CWU gives new purpose to fallen leaves

Central News Watch

Joseph Stanger, Staff Reporter

It’s fall, which means it’s time for the leaves to float down from their branches and end up all over walkways, streets and in the gutters. But, instead of leaving them to decompose, become slipping hazards, kill the grass and get stuck in storm drains, CWU collects the leaves to serve a more important purpose.

“It makes great fill for when we’re doing a new planting area,” CWU Grounds Supervisor Blair McNeillie said. “We facilitate a lot of our small projects with that material.”

The process of collecting the leaves has become a yearly routine for CWU’s groundskeepers.

“It all gets swept up or picked up or raked up in some fashion and we take it to a big composting area north of 18th close to Brooklane village,” McNeillie said. “We just compost all the material and generally that’s used back on campus in the form of some sort of mulch. We might mix it in with some sort of wood compost and make a mulch product, or it turns into topsoil over time.”

McNeillie said the school picks up about 150 to 170 cubic yards of leaves each year, which is used to make a few hundred yards of topsoil.

“We don’t have to pick up every single [leaf] or anything like that, we’re not trying to make it perfect,” McNeillie said. “Some of the leaf material goes back in the ground and it’s good compost as it is.”

McNeillie said this year the leaves came down faster than normal due to rain and wind. Usually, in November, there would be more leaves still on the trees.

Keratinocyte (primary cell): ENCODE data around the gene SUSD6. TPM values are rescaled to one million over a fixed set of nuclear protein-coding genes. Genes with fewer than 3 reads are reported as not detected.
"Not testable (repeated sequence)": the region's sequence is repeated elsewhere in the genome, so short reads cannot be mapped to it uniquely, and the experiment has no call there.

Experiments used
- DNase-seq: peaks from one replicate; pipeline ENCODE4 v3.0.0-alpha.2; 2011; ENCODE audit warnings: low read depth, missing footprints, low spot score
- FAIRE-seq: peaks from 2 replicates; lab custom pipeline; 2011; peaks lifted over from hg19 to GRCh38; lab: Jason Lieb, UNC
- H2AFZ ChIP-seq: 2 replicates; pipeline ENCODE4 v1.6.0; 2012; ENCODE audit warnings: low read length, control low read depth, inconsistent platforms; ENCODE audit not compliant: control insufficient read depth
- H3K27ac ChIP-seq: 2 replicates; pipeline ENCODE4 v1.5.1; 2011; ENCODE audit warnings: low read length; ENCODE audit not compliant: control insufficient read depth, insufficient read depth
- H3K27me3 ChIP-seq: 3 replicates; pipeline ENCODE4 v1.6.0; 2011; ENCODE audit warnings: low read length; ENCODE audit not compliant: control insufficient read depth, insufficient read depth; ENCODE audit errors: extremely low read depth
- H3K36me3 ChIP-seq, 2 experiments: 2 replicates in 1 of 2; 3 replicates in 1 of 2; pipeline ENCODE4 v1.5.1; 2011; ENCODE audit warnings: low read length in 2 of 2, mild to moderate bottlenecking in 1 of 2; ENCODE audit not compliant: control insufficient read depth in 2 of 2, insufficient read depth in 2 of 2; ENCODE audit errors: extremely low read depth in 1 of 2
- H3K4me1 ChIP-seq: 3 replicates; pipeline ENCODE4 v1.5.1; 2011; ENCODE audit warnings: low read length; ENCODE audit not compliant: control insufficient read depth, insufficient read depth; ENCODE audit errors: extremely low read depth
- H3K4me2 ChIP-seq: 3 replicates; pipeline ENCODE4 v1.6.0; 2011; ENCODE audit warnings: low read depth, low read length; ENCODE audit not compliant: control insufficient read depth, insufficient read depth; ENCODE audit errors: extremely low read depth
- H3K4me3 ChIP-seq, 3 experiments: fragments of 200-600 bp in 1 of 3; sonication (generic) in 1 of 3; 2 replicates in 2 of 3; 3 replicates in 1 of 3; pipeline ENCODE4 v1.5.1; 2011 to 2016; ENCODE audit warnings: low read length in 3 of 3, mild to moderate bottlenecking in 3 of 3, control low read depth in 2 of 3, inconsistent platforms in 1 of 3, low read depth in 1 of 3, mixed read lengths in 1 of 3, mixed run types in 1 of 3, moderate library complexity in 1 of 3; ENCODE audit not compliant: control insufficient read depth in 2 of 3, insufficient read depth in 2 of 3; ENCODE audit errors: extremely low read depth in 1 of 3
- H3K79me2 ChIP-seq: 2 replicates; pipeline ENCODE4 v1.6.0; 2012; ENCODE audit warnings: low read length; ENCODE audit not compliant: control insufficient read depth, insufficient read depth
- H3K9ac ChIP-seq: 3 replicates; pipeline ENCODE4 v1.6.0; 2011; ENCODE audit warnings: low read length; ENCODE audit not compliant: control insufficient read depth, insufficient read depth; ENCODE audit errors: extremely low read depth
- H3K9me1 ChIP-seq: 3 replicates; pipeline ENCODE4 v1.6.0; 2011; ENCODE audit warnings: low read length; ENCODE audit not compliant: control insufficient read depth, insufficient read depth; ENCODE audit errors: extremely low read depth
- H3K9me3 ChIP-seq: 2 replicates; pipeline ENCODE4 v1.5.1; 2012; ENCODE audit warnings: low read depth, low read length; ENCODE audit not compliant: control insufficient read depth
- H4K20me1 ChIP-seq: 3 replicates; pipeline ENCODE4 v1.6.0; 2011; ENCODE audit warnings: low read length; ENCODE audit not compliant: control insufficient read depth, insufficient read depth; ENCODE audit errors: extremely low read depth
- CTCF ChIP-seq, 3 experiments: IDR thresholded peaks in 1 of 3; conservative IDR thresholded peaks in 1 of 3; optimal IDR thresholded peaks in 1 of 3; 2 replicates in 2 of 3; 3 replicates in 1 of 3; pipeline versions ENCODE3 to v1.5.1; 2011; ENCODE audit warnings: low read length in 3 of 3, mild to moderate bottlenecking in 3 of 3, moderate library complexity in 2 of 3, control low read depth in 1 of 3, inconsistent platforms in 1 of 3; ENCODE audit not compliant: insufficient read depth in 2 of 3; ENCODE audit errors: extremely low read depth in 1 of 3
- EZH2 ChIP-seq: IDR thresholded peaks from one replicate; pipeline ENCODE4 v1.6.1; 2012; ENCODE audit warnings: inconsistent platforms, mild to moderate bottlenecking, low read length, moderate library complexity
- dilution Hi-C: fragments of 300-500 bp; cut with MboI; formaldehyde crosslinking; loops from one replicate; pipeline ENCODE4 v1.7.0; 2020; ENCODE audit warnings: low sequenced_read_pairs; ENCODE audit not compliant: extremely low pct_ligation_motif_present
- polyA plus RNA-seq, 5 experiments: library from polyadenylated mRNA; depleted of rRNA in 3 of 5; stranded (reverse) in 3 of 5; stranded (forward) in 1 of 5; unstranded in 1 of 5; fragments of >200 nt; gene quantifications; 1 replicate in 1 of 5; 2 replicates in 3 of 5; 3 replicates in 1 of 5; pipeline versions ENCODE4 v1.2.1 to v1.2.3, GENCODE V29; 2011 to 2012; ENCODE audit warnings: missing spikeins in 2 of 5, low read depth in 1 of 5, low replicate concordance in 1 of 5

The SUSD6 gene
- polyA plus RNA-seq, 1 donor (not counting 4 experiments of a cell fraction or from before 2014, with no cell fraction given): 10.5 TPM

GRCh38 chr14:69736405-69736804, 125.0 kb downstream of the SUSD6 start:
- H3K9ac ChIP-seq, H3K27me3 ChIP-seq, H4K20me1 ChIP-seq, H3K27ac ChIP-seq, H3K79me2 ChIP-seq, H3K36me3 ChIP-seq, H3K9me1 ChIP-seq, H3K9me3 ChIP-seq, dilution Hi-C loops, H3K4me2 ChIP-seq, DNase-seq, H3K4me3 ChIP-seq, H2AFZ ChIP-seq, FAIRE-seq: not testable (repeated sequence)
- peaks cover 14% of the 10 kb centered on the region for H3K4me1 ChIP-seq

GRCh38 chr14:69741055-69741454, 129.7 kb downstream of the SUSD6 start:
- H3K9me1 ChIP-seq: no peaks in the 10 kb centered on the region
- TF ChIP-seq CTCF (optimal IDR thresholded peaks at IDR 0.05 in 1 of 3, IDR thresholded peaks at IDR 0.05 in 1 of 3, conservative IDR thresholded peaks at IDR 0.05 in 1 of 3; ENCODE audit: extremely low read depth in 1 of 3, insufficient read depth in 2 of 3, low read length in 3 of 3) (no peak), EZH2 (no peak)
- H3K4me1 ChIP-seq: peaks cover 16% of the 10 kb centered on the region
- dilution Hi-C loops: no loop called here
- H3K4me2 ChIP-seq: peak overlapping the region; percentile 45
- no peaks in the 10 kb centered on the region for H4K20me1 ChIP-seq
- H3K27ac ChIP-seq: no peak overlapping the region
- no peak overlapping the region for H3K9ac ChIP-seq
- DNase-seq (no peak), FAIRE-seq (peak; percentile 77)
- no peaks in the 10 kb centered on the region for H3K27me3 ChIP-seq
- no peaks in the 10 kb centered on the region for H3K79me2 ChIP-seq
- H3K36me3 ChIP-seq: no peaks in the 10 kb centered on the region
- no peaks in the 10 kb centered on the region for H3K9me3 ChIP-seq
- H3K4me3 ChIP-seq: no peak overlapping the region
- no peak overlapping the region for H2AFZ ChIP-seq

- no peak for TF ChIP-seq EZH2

“Usually, the sooner they come down the better, so we can get them all cleaned up,” McNeillie said.

In Ellensburg, the city has asked its residents to properly dispose of their leaves and yard debris by either using compost bins provided by Waste Management or taking their yard debris to the Kittitas County Solid Waste Ellensburg Transfer Station. There, residents can drop off their yard debris for a small fee, which gets grinded and turned into compost and mulch, which can be purchased at $60 per ton.

Ellensburg resident and professor of Philosophy, Cynthia Coe, said she collects around 25-30 large garbage bags of leaves and debris from her yard each year, which she stores and eventually empties into her compost bin. She said that even though they require a bit of work, the leaves serve as a nice reminder of the changing seasons.

“I used to live in Vermont, where leaf season was a big thing. People would travel to come see the leaves changing on the hills,” Coe said. “We don’t quite have that here, but it’s just nice to have that sense of summer being over and winter coming.”

Coe said she’s lived in places where residents can simply rake piles of leaves on the curb where they’re sucked up by a vacuum on a truck.

“That’s convenient, but I think it’s probably a good thing that you have to rake up leaves because they can clog drains and stuff like that and create hazards,” Coe said. “But composting is a way to make them … do some work even after they come off the tree.”